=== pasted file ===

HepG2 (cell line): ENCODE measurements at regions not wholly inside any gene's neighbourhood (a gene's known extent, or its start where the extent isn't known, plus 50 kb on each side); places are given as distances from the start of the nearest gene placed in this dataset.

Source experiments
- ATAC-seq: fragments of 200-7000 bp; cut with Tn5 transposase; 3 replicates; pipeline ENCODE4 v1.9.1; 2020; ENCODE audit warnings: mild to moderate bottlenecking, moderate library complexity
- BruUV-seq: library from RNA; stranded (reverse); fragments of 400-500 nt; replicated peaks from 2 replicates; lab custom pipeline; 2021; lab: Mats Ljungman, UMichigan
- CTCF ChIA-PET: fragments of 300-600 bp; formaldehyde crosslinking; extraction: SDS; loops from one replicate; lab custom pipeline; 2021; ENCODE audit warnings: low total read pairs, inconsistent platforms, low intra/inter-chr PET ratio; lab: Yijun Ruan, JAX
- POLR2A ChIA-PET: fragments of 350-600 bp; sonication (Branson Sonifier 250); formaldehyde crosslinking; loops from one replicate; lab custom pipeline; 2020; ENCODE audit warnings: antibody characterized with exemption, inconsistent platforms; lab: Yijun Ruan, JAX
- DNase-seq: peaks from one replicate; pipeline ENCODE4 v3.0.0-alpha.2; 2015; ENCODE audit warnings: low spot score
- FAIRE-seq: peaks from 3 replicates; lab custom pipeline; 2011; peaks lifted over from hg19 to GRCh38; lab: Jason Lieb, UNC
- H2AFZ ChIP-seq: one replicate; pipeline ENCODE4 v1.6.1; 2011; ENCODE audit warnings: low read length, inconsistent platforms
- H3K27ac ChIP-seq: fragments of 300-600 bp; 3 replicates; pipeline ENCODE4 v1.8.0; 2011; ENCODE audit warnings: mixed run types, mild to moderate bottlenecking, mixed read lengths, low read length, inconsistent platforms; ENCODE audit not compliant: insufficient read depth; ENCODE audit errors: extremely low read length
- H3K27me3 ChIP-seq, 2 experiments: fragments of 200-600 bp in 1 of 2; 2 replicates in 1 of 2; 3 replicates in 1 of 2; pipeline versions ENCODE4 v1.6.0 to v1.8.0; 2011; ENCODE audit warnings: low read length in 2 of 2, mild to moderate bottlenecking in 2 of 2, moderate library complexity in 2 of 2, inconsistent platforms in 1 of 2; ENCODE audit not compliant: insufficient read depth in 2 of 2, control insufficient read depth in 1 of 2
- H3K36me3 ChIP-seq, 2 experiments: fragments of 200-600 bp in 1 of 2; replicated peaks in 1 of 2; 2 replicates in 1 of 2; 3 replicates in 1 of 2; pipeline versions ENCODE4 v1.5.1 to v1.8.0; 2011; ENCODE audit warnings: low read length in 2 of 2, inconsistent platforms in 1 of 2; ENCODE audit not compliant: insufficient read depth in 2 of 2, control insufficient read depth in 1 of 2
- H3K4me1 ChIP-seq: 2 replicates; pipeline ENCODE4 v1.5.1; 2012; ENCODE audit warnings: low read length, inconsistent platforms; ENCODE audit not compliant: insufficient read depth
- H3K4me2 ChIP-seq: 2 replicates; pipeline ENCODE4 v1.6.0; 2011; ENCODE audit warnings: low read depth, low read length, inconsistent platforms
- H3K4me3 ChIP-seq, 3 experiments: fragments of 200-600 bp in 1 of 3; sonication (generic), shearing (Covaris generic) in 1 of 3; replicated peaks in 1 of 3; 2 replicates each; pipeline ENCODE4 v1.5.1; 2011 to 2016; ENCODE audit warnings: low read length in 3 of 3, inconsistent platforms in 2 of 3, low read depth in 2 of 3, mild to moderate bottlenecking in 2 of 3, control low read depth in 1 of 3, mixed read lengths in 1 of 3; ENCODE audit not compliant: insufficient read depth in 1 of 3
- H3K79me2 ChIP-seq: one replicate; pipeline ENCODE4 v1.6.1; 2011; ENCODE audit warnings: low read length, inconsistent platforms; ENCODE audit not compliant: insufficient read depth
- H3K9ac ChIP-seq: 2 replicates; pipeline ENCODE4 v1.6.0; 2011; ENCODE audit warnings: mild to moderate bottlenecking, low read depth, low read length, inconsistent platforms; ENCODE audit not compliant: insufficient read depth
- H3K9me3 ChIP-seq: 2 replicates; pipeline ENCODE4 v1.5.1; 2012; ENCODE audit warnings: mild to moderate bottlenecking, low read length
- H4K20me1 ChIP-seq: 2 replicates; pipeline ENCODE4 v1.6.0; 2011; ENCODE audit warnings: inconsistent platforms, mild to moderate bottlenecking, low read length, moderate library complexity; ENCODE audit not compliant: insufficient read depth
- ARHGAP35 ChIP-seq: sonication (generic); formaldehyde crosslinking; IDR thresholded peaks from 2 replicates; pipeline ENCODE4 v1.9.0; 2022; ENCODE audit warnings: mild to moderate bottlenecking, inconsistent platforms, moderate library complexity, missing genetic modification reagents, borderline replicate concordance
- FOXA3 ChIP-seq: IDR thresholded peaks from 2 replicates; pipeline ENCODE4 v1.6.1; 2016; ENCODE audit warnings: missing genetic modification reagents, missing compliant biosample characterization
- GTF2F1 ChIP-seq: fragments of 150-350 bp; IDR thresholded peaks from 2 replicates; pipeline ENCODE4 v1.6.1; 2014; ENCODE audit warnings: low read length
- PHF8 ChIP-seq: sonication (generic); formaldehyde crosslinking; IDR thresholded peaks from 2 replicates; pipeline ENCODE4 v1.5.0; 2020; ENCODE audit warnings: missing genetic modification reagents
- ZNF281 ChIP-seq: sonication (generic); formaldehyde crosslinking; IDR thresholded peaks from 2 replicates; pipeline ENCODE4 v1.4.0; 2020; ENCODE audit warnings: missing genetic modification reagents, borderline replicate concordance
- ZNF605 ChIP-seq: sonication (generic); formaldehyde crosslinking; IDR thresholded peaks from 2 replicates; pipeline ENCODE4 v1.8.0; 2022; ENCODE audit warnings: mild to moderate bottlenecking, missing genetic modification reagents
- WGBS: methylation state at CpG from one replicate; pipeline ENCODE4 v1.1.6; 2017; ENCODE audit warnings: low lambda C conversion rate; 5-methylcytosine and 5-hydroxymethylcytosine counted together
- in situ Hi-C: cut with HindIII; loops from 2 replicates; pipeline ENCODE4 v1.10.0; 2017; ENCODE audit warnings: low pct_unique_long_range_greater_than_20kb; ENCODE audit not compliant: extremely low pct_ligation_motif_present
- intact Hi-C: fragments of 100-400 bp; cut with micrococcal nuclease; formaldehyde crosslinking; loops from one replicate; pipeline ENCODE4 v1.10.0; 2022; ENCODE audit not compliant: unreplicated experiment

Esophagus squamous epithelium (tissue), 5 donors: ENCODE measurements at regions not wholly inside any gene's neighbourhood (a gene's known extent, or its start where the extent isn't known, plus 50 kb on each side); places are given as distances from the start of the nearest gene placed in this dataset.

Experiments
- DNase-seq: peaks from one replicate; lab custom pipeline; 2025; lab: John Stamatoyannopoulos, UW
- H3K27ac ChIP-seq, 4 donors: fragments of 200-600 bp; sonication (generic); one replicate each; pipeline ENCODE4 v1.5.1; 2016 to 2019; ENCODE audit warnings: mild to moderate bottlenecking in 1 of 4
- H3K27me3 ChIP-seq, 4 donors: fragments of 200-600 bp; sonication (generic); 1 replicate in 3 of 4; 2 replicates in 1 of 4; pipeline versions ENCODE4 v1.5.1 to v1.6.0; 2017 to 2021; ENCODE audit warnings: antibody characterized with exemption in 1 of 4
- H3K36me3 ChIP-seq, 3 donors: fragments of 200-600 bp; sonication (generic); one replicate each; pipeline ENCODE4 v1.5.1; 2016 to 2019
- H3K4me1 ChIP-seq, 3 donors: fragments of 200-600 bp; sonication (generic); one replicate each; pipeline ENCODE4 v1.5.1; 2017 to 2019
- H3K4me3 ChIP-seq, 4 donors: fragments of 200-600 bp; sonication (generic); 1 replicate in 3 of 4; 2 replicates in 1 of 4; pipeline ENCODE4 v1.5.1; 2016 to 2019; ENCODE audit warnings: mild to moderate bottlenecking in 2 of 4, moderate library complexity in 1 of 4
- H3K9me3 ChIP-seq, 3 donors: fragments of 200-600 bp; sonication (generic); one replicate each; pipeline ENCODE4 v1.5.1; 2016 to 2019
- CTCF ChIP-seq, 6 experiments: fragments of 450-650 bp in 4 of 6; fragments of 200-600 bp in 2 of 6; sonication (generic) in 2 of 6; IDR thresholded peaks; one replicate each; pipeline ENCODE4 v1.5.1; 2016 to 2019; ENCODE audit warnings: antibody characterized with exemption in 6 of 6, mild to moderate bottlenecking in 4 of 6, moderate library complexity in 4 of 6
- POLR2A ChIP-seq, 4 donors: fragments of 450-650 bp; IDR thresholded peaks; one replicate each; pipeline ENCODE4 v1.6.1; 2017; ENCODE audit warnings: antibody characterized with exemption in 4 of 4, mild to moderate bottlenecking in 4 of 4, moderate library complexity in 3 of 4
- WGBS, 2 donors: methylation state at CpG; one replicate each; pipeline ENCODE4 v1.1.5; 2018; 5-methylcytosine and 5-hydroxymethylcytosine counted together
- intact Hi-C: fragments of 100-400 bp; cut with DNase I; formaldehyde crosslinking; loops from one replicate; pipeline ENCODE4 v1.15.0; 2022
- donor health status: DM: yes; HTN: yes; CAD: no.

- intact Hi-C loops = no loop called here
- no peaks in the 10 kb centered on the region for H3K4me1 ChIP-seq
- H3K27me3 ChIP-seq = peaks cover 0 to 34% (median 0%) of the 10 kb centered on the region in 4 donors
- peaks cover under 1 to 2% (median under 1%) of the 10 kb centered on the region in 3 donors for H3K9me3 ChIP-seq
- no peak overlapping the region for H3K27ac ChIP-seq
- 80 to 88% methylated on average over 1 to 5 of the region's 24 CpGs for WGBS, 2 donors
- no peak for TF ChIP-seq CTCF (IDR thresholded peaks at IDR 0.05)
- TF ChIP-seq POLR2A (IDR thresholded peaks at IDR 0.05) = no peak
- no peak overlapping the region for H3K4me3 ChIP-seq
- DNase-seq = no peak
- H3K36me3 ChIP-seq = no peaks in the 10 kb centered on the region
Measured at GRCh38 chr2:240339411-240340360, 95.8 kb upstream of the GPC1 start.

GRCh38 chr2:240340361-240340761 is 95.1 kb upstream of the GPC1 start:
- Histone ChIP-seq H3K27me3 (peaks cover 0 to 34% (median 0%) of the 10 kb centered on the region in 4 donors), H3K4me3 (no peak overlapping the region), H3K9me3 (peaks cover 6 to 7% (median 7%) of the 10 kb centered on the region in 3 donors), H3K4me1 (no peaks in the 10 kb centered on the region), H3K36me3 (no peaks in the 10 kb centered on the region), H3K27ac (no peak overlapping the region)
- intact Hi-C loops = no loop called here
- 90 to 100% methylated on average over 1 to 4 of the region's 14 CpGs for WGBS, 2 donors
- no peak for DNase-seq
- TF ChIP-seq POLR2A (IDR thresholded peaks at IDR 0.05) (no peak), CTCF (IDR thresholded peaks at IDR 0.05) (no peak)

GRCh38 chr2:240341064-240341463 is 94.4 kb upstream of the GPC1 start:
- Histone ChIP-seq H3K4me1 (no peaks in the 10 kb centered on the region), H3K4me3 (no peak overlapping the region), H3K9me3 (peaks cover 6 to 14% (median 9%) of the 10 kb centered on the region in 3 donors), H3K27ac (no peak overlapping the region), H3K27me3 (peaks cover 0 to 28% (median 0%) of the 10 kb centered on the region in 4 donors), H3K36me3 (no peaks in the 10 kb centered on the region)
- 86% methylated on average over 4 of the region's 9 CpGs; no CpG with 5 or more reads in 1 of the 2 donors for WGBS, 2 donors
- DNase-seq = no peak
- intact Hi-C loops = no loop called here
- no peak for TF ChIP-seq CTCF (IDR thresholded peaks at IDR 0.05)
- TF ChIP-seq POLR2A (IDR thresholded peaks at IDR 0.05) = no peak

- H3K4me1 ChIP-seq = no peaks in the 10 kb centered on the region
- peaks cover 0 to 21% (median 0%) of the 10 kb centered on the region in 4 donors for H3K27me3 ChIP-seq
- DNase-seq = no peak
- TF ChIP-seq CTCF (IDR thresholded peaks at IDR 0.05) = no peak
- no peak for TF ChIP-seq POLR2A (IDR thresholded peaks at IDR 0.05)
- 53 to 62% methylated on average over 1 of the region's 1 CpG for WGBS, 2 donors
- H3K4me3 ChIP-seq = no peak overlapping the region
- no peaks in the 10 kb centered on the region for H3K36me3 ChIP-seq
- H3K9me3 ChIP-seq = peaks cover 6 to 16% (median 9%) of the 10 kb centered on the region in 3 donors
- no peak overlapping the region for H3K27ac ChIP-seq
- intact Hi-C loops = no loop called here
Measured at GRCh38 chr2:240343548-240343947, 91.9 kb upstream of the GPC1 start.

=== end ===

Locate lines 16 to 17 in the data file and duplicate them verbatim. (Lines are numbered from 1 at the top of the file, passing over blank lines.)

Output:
- H3K79me2 ChIP-seq: one replicate; pipeline ENCODE4 v1.6.1; 2011; ENCODE audit warnings: low read length, inconsistent platforms; ENCODE audit not compliant: insufficient read depth
- H3K9ac ChIP-seq: 2 replicates; pipeline ENCODE4 v1.6.0; 2011; ENCODE audit warnings: mild to moderate bottlenecking, low read depth, low read length, inconsistent platforms; ENCODE audit not compliant: insufficient read depth